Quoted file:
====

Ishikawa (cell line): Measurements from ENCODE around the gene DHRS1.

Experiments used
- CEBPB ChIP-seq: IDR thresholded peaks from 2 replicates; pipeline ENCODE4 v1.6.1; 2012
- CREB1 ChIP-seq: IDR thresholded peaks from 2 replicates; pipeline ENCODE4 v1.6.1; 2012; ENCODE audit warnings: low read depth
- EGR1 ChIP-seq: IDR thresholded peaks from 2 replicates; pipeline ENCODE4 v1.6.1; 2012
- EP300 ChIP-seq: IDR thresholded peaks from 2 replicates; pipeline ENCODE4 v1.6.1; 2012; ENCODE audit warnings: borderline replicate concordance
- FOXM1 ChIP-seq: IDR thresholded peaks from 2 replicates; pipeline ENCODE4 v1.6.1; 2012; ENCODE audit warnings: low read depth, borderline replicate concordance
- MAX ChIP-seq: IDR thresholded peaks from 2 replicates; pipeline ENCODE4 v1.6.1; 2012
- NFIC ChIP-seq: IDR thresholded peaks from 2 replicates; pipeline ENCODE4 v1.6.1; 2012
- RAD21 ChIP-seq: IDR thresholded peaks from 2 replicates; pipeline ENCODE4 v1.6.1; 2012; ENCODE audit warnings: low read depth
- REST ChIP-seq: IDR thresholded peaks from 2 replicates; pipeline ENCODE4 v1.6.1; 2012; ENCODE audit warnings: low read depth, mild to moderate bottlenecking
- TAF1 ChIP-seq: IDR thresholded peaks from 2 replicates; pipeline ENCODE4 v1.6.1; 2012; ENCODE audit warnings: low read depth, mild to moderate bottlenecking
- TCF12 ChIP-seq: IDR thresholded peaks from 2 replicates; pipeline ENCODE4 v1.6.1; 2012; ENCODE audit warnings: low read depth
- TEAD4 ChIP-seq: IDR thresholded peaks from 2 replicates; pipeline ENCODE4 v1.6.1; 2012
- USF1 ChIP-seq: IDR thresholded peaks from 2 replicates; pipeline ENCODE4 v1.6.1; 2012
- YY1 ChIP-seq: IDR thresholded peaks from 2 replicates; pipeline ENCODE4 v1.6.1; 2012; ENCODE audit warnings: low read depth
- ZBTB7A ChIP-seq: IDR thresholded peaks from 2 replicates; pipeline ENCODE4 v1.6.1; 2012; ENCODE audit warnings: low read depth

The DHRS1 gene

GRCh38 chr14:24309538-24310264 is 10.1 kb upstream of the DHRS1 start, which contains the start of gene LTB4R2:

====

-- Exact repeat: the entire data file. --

Ishikawa (cell line): Measurements from ENCODE around the gene DHRS1.

Experiments used
- CEBPB ChIP-seq: IDR thresholded peaks from 2 replicates; pipeline ENCODE4 v1.6.1; 2012
- CREB1 ChIP-seq: IDR thresholded peaks from 2 replicates; pipeline ENCODE4 v1.6.1; 2012; ENCODE audit warnings: low read depth
- EGR1 ChIP-seq: IDR thresholded peaks from 2 replicates; pipeline ENCODE4 v1.6.1; 2012
- EP300 ChIP-seq: IDR thresholded peaks from 2 replicates; pipeline ENCODE4 v1.6.1; 2012; ENCODE audit warnings: borderline replicate concordance
- FOXM1 ChIP-seq: IDR thresholded peaks from 2 replicates; pipeline ENCODE4 v1.6.1; 2012; ENCODE audit warnings: low read depth, borderline replicate concordance
- MAX ChIP-seq: IDR thresholded peaks from 2 replicates; pipeline ENCODE4 v1.6.1; 2012
- NFIC ChIP-seq: IDR thresholded peaks from 2 replicates; pipeline ENCODE4 v1.6.1; 2012
- RAD21 ChIP-seq: IDR thresholded peaks from 2 replicates; pipeline ENCODE4 v1.6.1; 2012; ENCODE audit warnings: low read depth
- REST ChIP-seq: IDR thresholded peaks from 2 replicates; pipeline ENCODE4 v1.6.1; 2012; ENCODE audit warnings: low read depth, mild to moderate bottlenecking
- TAF1 ChIP-seq: IDR thresholded peaks from 2 replicates; pipeline ENCODE4 v1.6.1; 2012; ENCODE audit warnings: low read depth, mild to moderate bottlenecking
- TCF12 ChIP-seq: IDR thresholded peaks from 2 replicates; pipeline ENCODE4 v1.6.1; 2012; ENCODE audit warnings: low read depth
- TEAD4 ChIP-seq: IDR thresholded peaks from 2 replicates; pipeline ENCODE4 v1.6.1; 2012
- USF1 ChIP-seq: IDR thresholded peaks from 2 replicates; pipeline ENCODE4 v1.6.1; 2012
- YY1 ChIP-seq: IDR thresholded peaks from 2 replicates; pipeline ENCODE4 v1.6.1; 2012; ENCODE audit warnings: low read depth
- ZBTB7A ChIP-seq: IDR thresholded peaks from 2 replicates; pipeline ENCODE4 v1.6.1; 2012; ENCODE audit warnings: low read depth

The DHRS1 gene

GRCh38 chr14:24309538-24310264 is 10.1 kb upstream of the DHRS1 start, which contains the start of gene LTB4R2: